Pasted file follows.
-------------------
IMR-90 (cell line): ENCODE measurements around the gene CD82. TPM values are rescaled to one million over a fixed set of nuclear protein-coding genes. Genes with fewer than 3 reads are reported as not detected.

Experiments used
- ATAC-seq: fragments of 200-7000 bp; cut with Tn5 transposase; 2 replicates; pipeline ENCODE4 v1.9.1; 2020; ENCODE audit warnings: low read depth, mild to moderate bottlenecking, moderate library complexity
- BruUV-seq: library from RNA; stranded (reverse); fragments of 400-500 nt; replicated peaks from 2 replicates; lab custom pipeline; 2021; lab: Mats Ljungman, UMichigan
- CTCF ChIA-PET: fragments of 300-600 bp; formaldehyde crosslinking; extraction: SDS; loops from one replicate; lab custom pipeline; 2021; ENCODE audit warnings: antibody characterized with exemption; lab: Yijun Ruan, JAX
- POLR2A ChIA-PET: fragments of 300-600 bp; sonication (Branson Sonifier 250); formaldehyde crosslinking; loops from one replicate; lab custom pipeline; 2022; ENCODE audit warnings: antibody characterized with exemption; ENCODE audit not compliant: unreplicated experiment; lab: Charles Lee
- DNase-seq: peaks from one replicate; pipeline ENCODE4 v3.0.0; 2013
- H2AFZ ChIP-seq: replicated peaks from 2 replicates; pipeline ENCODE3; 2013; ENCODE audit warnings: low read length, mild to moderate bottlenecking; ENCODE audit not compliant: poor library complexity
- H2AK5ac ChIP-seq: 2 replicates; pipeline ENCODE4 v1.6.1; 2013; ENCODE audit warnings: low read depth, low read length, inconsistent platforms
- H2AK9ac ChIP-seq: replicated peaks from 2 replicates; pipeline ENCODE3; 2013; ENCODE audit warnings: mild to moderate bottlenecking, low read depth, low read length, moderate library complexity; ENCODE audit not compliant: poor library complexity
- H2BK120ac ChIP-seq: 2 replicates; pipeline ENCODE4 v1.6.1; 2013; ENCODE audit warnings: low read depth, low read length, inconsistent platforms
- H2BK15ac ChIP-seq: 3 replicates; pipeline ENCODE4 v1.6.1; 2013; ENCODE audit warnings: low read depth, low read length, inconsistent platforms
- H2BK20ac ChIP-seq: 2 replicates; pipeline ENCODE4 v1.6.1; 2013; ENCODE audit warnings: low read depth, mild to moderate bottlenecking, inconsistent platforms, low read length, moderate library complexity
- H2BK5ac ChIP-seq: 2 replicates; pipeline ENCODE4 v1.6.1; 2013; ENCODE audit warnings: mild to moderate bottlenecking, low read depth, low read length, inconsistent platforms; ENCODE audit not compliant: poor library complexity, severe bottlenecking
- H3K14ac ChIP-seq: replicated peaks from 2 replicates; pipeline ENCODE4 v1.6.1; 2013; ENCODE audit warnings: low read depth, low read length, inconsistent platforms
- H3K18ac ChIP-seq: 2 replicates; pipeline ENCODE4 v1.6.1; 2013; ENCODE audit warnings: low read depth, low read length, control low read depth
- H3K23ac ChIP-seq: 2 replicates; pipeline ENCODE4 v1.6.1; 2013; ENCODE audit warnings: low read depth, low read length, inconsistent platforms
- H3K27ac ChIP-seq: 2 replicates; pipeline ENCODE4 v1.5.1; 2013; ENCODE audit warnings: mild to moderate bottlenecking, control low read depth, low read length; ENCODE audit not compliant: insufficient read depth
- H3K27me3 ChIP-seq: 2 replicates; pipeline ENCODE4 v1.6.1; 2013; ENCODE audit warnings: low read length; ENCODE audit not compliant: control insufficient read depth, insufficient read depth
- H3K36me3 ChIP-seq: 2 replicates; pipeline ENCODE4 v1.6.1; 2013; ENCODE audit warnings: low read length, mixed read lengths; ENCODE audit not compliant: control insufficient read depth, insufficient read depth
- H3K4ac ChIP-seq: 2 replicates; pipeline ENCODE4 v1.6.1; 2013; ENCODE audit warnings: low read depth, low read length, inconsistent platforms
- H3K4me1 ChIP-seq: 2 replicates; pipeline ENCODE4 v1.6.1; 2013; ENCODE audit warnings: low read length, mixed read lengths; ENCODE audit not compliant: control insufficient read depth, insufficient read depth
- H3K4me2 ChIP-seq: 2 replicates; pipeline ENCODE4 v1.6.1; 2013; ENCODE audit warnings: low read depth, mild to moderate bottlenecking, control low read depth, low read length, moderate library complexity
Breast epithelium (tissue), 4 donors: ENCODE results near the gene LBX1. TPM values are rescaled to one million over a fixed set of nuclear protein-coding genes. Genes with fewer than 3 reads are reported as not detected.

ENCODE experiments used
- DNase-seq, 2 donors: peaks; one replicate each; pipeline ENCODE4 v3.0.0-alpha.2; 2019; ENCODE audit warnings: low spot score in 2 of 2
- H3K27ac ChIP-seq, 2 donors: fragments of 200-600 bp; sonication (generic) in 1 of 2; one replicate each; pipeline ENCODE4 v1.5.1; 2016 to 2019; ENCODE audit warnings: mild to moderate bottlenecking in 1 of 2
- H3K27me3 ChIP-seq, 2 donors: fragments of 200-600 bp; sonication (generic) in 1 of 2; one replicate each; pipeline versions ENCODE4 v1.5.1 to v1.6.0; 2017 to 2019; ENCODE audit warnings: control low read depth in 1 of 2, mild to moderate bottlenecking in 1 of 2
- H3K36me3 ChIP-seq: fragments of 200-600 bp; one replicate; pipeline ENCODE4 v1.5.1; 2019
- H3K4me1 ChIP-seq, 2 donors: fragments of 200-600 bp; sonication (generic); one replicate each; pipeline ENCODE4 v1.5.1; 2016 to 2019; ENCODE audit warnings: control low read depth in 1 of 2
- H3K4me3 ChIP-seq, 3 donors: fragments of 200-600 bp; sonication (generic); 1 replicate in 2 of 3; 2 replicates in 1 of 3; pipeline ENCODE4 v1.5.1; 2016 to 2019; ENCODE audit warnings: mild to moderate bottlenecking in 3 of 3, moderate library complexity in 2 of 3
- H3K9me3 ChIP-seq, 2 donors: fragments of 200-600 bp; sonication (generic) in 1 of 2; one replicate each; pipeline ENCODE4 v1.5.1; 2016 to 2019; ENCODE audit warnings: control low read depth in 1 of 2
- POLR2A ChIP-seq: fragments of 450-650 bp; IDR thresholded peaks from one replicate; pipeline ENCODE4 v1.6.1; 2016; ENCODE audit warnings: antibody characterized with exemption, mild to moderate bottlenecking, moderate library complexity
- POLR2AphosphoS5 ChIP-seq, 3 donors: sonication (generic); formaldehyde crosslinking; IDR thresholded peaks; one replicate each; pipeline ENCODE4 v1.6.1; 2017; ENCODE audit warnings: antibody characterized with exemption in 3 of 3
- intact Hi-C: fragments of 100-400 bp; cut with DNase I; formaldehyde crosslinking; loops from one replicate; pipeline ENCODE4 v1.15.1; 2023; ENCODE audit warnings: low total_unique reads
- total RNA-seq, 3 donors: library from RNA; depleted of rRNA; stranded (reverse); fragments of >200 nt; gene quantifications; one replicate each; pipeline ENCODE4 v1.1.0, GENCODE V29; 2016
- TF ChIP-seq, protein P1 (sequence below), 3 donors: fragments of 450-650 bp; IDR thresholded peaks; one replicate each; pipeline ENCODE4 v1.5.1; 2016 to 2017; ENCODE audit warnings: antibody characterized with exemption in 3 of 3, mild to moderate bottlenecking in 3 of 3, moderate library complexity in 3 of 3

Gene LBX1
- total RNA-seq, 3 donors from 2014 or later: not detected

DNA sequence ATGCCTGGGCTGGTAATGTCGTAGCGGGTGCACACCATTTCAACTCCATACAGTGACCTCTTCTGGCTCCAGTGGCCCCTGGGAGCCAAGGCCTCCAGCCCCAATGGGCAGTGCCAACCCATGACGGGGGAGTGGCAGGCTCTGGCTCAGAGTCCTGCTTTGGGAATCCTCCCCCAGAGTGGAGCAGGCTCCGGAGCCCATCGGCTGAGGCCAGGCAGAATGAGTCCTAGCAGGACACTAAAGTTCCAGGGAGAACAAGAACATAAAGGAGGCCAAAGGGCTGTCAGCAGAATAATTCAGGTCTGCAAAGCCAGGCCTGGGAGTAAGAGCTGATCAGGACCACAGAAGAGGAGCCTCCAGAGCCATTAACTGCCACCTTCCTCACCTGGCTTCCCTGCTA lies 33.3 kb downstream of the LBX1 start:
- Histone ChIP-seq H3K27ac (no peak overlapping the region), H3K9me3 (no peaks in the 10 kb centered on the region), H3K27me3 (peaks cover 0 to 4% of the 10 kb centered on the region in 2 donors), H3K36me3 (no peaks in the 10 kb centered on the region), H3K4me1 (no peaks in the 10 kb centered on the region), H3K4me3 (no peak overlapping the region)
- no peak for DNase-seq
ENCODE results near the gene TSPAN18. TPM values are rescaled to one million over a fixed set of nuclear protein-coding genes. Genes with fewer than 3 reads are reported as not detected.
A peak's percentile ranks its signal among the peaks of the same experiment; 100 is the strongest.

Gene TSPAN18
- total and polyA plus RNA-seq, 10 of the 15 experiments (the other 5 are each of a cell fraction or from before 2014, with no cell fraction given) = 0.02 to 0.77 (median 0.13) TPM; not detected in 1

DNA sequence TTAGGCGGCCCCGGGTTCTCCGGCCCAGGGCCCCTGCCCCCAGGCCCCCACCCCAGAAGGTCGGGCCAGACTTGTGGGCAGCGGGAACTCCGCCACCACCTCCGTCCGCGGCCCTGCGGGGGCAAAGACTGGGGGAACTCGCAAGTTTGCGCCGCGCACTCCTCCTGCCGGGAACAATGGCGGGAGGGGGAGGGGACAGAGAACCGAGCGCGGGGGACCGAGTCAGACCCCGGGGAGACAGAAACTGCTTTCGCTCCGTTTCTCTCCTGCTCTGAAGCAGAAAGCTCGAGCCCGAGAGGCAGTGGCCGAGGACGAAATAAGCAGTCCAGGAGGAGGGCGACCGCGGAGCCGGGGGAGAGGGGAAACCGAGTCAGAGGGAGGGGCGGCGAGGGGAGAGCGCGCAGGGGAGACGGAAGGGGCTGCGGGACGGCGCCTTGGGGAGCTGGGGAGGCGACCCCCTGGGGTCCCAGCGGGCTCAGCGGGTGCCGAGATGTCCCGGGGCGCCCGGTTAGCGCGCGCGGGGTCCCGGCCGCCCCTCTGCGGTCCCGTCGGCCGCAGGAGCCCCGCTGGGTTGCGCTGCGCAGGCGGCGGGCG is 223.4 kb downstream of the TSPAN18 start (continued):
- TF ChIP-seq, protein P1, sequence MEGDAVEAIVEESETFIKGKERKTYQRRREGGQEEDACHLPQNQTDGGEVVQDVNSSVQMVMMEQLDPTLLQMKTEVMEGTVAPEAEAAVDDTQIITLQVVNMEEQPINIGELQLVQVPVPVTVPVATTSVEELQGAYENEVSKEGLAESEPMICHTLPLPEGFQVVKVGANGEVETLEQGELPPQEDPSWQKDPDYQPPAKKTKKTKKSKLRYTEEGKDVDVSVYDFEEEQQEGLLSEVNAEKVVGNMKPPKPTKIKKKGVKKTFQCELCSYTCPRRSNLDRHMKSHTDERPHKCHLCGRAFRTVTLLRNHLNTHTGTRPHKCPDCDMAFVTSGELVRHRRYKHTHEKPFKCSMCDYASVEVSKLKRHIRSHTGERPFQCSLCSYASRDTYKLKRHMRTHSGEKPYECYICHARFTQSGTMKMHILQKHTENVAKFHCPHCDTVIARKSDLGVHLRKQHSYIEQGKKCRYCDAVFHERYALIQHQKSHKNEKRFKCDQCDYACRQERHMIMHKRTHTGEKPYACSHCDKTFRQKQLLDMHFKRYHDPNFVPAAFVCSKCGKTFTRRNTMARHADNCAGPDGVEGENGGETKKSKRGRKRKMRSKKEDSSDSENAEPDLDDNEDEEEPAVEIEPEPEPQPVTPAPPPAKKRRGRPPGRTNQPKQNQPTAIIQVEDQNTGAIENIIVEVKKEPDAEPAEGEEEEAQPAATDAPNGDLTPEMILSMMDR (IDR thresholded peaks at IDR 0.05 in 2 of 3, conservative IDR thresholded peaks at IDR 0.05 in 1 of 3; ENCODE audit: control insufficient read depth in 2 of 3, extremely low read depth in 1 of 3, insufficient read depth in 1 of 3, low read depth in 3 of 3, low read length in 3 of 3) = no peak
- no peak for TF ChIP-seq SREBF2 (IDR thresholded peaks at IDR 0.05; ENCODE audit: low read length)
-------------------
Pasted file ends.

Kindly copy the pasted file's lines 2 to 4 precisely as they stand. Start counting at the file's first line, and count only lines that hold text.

Experiments used
- ATAC-seq: fragments of 200-7000 bp; cut with Tn5 transposase; 2 replicates; pipeline ENCODE4 v1.9.1; 2020; ENCODE audit warnings: low read depth, mild to moderate bottlenecking, moderate library complexity
- BruUV-seq: library from RNA; stranded (reverse); fragments of 400-500 nt; replicated peaks from 2 replicates; lab custom pipeline; 2021; lab: Mats Ljungman, UMichigan